THUNDER BAY – AVIATION – In many areas, residents living near airports face issues from the noise from aircraft. In Thunder Bay, the flight path for many of the planes landing at Thunder Bay International Airport is over residential areas.
NASA researchers Friday began flight tests of computer software that shows promise in improving flight efficiency and reducing environmental impacts of aircraft, especially on communities around airports.
Known as ASTAR, or Airborne Spacing for Terminal Arrival Routes, the software is designed to give pilots specific speed information and guidance so that planes can be more precisely spaced, enabling pilots to fly a “follow the leader” approach to their destination airport.
This type of approach would minimize flight path deviations, allow more efficient use of existing airspace and possibly reduce noise over communities surrounding airports – all of which could lead to reductions in commercial flight delays.
The software is being tested on the Boeing ecoDemonstrator 787 Test Airplane as part of The Boeing Company’s ecoDemonstrator Program, a multi-year effort that aims to identify and accelerate the development and testing of new technologies and methods that can potentially reduce the environmental impacts of aviation.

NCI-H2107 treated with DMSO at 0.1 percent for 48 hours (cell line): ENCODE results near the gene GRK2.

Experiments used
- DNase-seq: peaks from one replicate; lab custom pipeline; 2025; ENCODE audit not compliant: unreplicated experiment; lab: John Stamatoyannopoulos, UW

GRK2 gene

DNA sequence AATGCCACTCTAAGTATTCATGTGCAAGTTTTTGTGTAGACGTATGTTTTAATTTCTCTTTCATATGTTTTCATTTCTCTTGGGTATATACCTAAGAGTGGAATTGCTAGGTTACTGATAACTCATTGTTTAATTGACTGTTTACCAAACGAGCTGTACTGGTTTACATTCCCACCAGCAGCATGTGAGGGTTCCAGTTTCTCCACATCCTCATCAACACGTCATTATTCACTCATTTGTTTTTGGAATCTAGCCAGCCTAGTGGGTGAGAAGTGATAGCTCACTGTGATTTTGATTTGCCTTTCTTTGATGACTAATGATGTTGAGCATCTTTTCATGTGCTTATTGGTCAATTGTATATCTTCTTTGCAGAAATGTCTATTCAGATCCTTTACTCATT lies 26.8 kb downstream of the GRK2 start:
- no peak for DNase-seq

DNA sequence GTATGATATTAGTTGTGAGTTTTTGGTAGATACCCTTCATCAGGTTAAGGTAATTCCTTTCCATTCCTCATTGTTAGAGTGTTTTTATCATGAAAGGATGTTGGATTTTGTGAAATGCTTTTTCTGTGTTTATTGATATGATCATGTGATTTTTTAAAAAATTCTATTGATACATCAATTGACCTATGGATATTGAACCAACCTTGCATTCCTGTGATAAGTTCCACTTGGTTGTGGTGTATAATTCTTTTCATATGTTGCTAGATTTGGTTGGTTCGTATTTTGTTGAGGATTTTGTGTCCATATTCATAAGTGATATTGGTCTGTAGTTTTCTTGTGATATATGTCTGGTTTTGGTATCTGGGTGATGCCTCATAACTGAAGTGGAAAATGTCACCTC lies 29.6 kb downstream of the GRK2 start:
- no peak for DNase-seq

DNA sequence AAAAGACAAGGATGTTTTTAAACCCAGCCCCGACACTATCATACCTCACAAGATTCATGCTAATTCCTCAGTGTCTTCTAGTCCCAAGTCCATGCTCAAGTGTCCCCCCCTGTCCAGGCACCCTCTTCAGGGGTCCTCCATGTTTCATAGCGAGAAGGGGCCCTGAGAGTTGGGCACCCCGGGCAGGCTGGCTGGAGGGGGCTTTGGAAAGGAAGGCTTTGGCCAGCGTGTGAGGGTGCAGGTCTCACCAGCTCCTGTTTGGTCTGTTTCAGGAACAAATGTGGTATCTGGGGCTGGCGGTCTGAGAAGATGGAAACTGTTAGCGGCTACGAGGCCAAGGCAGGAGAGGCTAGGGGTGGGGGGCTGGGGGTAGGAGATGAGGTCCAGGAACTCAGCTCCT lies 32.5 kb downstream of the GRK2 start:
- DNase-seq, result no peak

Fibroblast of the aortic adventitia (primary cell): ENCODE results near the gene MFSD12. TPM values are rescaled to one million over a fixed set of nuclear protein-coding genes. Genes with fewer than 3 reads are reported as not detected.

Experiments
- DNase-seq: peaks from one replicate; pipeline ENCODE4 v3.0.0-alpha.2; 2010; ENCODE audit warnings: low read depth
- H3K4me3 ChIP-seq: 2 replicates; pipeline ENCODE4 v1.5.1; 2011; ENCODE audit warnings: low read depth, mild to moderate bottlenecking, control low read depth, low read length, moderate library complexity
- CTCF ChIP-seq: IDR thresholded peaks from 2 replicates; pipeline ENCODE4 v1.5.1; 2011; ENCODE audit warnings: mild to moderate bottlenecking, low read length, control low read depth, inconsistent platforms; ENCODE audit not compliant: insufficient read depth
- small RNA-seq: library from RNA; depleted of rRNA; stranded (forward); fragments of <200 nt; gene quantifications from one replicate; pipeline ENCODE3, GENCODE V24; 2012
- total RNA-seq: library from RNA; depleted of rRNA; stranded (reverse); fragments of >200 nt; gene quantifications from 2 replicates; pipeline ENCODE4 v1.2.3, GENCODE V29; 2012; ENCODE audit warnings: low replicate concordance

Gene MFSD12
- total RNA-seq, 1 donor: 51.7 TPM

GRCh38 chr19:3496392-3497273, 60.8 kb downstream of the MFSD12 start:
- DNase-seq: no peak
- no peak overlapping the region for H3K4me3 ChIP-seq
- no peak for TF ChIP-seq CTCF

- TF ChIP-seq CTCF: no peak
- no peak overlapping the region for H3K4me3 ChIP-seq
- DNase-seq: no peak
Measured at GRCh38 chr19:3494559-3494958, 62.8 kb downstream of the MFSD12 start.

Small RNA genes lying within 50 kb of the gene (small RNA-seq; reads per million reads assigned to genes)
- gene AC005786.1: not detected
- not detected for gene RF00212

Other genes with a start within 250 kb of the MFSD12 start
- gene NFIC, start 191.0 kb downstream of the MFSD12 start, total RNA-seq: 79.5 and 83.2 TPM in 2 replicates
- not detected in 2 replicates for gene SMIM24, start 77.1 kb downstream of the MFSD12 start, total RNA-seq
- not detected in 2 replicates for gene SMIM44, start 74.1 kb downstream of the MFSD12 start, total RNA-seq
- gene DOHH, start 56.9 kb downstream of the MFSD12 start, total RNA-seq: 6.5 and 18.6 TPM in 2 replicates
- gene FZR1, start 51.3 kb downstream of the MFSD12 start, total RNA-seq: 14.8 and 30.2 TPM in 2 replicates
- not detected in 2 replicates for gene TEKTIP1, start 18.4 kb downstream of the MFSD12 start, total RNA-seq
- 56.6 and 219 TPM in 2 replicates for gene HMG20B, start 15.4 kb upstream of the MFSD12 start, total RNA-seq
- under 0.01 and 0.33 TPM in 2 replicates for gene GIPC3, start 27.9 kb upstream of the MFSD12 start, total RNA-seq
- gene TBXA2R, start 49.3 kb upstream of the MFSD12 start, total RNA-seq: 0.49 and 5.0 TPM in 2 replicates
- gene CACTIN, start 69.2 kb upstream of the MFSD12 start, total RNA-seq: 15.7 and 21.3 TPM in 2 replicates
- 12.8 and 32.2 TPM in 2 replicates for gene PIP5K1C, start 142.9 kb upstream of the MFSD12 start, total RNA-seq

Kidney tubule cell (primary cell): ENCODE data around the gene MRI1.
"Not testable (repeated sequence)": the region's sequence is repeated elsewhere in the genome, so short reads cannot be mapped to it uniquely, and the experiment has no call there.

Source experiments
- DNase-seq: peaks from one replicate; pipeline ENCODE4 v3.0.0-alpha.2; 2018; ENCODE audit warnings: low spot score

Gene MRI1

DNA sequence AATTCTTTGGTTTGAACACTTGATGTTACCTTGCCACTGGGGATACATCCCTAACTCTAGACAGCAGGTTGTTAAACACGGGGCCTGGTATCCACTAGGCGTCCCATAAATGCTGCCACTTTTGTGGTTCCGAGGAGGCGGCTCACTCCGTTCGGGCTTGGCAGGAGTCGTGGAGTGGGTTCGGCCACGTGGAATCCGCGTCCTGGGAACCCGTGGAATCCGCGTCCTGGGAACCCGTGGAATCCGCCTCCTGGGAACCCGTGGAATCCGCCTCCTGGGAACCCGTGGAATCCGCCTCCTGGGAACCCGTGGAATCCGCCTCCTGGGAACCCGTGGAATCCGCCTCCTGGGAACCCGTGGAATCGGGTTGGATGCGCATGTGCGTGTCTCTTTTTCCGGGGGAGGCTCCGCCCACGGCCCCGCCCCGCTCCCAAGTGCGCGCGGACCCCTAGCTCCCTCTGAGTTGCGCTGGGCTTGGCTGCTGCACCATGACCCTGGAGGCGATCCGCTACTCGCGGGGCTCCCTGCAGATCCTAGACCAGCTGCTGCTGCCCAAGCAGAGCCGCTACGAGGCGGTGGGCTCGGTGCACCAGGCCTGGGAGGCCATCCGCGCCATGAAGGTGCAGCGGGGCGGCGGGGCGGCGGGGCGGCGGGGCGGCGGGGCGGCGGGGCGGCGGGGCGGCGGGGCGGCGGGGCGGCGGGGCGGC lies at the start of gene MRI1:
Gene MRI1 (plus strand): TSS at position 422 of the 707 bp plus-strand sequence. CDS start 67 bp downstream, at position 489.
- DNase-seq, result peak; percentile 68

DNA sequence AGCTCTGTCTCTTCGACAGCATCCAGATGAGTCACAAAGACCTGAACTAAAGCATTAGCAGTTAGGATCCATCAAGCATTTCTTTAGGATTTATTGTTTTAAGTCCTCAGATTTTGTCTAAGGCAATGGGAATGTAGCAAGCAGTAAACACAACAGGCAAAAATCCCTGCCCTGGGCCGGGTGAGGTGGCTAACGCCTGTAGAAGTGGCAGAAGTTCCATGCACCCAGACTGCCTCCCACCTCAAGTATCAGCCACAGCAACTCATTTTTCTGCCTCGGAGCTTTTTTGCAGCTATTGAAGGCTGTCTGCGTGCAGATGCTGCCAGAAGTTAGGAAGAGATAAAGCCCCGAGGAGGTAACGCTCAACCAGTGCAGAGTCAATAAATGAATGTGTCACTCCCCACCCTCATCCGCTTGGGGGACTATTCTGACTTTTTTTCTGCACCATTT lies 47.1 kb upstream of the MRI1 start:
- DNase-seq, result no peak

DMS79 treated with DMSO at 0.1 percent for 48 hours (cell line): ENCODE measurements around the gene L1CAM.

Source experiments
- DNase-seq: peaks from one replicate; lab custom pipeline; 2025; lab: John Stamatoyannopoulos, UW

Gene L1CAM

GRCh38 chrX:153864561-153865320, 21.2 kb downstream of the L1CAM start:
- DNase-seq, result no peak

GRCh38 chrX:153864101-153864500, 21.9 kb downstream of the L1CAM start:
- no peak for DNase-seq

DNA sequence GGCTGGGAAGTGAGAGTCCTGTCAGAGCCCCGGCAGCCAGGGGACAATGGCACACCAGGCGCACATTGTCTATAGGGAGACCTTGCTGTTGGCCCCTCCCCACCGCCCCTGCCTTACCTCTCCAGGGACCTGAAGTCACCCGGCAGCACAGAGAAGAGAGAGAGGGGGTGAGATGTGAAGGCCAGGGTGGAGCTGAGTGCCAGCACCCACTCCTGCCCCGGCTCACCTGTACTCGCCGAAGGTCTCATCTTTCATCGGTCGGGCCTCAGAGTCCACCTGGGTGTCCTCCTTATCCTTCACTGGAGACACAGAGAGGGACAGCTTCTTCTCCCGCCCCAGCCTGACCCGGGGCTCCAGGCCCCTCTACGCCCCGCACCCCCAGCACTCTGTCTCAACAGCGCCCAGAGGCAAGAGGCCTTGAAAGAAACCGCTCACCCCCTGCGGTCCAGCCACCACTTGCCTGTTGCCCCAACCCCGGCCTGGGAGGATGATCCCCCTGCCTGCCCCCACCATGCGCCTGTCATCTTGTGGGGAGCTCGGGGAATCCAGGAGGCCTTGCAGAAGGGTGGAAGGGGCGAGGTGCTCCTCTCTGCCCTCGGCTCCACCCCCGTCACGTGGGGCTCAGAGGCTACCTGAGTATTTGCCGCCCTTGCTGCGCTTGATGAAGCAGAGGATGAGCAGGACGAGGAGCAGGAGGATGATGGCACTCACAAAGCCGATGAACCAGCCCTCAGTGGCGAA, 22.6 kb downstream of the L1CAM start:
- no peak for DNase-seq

“ASTAR represents the first of several inventive technologies NASA’s aeronautical innovators are working on that will be tested with the help of the ecoDemonstrator test airplanes,” said Jaiwon Shin, associate administrator for NASA’s Aeronautics Research Mission Directorate at the agency’s headquarters in Washington. “We’re confident the public will benefit from this valuable partnership between NASA and Boeing.”
During the flight tests, NASA engineer Roy Roper operates ASTAR on a laptop in the rear of the aircraft. As a second aircraft flies in front of the ecoDemonstrator 787, ASTAR computes and displays the speed required to follow safely behind. Roper then communicates those speed commands to the ecoDemonstrator 787 pilots.
“NASA has tested ASTAR in laboratory simulations, but this flight test on board the ecoDemonstrator 787 gave us the chance to see how well it works in a real-life flight environment,” said Will Johnson, a project chief engineer at NASA’s Langley Research Center in Hampton, Virginia.
The NASA team will apply the lessons learned from the flight test program to improve the software and then begin development of actual flight hardware for further testing and eventual certification for use.
The ASTAR experiment is the first of several NASA tests flying aboard the ecoDemonstrator Test Airplanes. During the spring and summer of 2015, the ecoDemonstrator 757 Test Airplane will host two NASA experiments. The first involves using active flow control technologies on the aircraft’s tail to determine if future tail designs can be altered to reduce drag. The second will test the effectiveness of coatings applied to the leading edge of a wing section to reduce turbulence-inducing buildup of insect residue.
Air traffic management software tools, such as ASTAR, are developed by NASA’s Airspace Systems Program, which is part of the agency’s Aeronautics Research Mission Directorate.